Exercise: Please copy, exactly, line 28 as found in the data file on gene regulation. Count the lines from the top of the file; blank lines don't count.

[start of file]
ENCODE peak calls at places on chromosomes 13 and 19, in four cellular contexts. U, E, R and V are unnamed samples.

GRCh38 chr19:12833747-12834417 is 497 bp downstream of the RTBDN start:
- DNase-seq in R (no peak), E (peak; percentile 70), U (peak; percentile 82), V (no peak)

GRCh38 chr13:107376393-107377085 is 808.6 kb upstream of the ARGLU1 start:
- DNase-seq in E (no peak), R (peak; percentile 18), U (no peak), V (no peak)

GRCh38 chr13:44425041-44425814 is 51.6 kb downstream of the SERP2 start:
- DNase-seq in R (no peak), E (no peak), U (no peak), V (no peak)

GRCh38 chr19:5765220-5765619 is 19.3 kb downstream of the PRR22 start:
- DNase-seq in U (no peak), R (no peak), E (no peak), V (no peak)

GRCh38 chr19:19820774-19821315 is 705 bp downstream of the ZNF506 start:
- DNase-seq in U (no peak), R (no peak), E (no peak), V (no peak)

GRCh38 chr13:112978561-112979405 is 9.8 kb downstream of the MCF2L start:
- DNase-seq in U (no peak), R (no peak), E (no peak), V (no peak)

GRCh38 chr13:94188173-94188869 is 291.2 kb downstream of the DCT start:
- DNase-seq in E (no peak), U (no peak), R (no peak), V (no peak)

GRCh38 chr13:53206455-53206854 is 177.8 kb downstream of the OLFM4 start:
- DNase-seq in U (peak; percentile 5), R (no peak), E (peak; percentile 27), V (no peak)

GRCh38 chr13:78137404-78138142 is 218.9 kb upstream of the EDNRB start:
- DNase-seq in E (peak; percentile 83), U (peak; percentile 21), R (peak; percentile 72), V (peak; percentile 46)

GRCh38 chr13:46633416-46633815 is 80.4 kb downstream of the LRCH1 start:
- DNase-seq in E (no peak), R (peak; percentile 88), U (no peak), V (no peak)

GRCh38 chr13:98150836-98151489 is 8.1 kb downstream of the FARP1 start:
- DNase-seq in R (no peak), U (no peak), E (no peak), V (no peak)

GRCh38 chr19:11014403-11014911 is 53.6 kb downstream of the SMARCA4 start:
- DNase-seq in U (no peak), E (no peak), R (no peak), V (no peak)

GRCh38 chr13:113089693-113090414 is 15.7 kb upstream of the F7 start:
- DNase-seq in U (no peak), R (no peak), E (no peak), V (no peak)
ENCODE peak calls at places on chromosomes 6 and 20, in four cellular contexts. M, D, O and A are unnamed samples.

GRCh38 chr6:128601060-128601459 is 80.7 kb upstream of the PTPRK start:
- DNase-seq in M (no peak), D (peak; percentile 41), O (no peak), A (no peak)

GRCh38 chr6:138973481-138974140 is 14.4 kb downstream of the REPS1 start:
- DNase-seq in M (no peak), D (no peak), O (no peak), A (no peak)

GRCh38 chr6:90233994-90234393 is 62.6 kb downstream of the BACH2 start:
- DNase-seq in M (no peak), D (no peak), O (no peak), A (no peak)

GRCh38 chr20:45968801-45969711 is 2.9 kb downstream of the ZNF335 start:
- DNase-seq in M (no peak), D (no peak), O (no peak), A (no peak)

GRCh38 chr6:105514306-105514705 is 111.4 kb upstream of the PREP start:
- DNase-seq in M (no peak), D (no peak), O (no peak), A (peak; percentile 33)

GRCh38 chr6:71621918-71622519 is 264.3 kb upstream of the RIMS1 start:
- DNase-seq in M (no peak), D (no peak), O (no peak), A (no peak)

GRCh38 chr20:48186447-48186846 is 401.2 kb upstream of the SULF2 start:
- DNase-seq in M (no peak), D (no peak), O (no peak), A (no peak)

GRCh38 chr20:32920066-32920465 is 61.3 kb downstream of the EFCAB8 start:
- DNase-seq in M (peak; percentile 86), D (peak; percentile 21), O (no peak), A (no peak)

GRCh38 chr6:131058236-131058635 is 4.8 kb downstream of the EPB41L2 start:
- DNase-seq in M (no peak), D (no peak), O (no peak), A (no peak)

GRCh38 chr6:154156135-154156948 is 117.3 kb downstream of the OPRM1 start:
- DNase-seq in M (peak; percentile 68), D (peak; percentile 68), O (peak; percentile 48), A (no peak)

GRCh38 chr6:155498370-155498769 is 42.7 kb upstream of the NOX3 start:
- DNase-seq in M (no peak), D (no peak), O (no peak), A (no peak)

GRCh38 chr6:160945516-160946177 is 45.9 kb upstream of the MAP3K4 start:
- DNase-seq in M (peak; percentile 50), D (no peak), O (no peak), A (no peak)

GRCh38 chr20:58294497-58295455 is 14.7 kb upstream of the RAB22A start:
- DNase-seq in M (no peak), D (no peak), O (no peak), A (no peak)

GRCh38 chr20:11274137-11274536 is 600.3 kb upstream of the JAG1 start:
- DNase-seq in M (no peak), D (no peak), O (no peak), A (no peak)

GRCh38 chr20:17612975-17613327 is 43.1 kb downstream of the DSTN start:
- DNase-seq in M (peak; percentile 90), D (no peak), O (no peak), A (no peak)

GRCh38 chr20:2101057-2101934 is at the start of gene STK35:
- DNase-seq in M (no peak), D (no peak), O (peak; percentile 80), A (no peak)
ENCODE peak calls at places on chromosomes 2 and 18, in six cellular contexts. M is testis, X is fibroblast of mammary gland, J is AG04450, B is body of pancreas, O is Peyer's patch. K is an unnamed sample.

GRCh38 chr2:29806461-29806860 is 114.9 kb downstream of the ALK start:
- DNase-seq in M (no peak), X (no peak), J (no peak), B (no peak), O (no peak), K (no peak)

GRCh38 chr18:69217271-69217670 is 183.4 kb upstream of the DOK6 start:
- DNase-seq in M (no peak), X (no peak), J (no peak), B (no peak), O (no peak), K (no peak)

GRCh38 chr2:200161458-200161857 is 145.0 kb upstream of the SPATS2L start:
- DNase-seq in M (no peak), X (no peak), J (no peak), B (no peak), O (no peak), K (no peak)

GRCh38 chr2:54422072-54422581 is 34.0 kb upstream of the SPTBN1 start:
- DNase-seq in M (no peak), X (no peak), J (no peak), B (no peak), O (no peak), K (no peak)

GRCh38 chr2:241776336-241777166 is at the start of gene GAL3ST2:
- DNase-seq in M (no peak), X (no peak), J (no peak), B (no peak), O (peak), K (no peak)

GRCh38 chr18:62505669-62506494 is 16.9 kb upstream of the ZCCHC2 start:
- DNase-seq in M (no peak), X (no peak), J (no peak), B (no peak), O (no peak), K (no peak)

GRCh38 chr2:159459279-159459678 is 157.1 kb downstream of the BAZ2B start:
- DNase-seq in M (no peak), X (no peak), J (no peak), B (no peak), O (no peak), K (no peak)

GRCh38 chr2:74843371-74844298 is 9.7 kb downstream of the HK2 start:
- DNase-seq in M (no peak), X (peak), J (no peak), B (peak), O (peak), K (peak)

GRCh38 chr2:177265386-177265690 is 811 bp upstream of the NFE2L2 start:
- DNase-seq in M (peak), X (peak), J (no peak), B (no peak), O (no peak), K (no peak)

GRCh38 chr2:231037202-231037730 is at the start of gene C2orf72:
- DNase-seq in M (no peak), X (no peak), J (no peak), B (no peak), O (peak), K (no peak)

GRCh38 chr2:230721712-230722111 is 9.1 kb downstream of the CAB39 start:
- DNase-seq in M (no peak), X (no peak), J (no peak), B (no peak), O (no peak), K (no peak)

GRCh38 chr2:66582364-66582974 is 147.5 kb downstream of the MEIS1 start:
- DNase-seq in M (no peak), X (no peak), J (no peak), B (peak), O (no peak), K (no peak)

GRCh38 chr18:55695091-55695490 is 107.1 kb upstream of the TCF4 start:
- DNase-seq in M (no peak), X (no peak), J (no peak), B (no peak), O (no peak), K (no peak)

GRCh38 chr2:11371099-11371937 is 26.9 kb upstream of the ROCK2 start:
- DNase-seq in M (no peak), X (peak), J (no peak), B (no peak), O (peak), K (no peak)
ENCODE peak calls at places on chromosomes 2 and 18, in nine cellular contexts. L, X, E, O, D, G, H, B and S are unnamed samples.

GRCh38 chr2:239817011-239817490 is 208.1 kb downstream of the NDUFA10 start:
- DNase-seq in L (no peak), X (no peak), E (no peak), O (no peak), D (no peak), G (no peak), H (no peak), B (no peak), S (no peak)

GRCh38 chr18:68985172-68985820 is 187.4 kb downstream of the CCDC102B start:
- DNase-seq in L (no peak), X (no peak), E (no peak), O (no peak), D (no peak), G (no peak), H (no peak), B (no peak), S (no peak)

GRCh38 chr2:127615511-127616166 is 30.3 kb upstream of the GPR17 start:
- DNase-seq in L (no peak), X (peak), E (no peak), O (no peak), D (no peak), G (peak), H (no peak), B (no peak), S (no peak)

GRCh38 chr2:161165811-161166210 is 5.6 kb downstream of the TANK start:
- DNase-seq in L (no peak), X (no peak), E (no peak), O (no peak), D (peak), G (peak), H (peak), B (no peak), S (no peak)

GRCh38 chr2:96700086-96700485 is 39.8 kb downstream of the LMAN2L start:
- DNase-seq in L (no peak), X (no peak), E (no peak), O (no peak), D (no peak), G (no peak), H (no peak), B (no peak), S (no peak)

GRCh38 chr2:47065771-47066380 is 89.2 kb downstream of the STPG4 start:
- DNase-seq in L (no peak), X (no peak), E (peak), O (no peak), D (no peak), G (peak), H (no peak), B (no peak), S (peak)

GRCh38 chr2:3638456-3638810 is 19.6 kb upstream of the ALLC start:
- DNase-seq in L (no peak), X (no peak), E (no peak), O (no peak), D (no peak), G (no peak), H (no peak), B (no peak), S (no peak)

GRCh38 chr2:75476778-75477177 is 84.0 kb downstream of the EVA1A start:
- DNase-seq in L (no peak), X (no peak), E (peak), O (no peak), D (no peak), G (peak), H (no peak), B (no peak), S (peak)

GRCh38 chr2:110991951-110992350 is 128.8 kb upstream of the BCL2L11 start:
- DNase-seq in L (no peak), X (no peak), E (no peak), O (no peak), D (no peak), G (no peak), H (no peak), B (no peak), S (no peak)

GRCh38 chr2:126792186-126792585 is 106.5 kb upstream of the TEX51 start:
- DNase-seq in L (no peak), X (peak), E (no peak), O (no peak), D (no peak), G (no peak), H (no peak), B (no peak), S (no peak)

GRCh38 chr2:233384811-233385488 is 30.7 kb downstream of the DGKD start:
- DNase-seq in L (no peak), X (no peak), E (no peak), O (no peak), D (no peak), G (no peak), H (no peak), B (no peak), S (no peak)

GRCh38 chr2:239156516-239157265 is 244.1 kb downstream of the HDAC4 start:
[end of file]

ENCODE peak calls at places on chromosomes 6 and 20, in four cellular contexts. M, D, O and A are unnamed samples.